I am writing this 48 hours after the second day of the visit of our European partners under the Comenius program, to Christ the Sower. The stress levels have gone down somewhat, yet I am overwhelmed still by the impact of the visit. So much goes on and into these visits that it is hard to look back and see them for what they are. The Friday of the visit was notable above all for the enormous impact of our guests’ teaching in our classes. The impact was varied, but all the teachers who had hosted a teacher from on of our European partner schools reported a tremendous sense of engagement of the children, whether it was Year 4 children learning in a Montessori technique from a German teacher dressed as a Celt (yes, really) or magic tricks from Belgian pre-school teachers or stories and dances from Slovenian practitioners, or re-enactments of folk tales from Swedish teachers, or painting and stories from Dutch colleagues – all of this was magical and enchanting and has had me thinking ever since about what Bettelheim called “the uses of enchantment”. There is another blog here waiting to come out once I have interviewed my teachers more fully.
The second day enabled us all to build deeper friendships, to give and receive more from one another, to learn through conversation and dialogue and laughter and then in the evening to dance together in what we billed as “Ceilidh and Tea” – staff, parents,governors, children (who make interesting participants in dances where size is actually critical!) and our guests, before adjourning over the road for a curry. The ceilidh band, by the way, was 3 Sticks, one of the best groups I have ever danced to. Their impromptu music to an impromptu Slovenian polka was worth the entrance fee, had there been one.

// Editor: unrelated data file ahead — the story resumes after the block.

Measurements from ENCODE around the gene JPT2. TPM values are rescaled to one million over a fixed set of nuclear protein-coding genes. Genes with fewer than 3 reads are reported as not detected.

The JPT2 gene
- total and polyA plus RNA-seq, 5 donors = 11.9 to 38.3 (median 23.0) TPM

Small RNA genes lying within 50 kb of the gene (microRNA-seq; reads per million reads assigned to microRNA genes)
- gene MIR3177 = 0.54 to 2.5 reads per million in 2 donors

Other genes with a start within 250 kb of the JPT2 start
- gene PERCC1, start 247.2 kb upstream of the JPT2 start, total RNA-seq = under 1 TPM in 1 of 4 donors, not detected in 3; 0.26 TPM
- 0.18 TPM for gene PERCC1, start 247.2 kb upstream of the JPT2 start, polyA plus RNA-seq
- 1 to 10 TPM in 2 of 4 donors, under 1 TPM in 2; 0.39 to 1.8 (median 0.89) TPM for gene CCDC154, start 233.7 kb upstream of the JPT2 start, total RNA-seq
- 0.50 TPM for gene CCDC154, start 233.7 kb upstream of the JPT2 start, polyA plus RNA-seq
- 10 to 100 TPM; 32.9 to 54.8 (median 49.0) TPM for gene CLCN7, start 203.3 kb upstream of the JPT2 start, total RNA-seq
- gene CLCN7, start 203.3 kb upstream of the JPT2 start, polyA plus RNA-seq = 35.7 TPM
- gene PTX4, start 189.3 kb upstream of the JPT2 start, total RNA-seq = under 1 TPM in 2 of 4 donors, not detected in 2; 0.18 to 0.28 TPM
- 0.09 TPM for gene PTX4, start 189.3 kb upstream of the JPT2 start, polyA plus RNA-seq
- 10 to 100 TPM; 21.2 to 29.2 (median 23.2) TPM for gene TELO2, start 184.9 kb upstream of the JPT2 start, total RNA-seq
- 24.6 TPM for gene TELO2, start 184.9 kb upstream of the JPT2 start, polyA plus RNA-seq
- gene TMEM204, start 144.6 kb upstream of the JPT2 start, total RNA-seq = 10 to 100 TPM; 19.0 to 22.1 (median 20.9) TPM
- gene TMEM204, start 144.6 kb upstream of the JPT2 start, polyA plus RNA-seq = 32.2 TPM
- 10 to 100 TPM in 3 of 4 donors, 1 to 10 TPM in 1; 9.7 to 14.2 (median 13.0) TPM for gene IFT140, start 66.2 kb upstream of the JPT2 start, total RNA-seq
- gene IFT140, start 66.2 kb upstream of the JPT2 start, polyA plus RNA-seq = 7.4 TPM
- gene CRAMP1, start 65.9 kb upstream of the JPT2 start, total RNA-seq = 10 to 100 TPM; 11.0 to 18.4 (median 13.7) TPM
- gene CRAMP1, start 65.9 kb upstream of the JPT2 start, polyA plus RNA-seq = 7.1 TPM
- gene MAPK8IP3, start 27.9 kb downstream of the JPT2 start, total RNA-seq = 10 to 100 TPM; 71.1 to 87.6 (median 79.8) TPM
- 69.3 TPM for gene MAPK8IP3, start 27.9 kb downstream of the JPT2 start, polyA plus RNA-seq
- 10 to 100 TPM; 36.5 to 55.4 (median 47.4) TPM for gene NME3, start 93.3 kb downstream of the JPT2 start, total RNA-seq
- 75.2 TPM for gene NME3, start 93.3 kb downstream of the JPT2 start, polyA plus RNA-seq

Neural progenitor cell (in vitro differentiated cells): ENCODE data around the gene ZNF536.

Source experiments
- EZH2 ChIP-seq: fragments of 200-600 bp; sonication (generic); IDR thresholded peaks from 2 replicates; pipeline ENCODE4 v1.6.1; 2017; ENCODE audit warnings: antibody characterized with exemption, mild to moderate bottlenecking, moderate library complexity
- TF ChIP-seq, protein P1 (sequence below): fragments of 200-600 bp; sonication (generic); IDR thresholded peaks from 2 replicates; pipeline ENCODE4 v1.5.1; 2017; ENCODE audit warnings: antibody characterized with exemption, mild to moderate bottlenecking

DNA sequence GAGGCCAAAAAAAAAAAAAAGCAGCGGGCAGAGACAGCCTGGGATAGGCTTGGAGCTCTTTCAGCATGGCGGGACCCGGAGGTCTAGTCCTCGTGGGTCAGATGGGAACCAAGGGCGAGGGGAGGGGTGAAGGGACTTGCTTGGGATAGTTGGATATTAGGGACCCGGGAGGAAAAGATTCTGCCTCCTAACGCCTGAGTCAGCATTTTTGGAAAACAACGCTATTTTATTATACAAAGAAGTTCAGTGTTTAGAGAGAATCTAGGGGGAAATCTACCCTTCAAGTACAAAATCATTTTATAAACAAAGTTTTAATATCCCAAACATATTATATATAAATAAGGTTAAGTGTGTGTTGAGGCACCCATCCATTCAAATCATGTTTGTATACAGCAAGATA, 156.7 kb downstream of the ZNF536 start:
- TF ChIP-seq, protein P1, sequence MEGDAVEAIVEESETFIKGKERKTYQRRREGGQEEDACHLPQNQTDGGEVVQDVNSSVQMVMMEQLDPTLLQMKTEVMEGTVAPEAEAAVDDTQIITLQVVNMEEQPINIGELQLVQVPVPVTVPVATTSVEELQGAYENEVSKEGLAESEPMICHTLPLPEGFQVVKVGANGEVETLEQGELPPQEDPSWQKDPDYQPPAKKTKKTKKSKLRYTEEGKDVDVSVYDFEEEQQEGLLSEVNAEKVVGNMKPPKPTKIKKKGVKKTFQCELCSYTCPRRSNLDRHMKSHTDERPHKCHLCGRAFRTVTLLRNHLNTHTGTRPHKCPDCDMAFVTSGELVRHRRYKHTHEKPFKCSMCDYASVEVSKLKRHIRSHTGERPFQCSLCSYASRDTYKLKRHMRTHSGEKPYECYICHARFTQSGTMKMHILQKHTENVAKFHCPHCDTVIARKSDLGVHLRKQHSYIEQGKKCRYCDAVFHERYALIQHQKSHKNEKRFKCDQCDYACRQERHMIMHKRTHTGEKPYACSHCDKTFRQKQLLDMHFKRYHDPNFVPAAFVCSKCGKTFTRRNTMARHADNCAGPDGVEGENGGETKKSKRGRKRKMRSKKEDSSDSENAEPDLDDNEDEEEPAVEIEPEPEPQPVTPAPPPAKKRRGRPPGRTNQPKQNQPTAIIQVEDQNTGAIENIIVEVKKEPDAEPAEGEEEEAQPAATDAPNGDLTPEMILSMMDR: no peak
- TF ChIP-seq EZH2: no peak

There have been times during this visit where exhaustion has begun to set in, but the openness of all the teachers involved – both our own who have been involved in the various activities and the European teachers who have been gracious through all our efforts to make them feel at home – has meant that there was always been plenty of grace and ease to allow all the friendships to flourish, even under pressure. Even at the difficult project meeting on Thursday evening, when we had to negotiate around some difficult areas to ensure that the project came first, rather than individuals’ take on the work that was to be done, we found it possible to find wholesome agreements that will benefit the work we do with children.
So – some themes are emerging that will need serious reflection – openness, grace, enchantment, diplomacy – as well as a strange depth of friendship that can almost be characterised by the concept of holiday romance (serious, meaningful friendships reached over a short period because of the intensity of experience felt by all).
Back in 2007 I was asked to present a talk at a West Midlands gathering of schools involved in international work, and called the talk Transformations. The central theme was that the value of international work was not the impact on children directly, but the direct impact of a new way of thinking and seeing upon the teachers involved, and the later, diffuse and maybe indirect impact that that had on children and the school “conversation”. We had recently returned from a visit to Umbria and I had seen some astonishing work from teachers that took seriously the need to be artists themselves if they were going to be able to teach children to be artists. The presentation was probably a fairly naive view of the value of some continental European educational values, but it does stand up to scrutiny and I believe it more now, after these few days.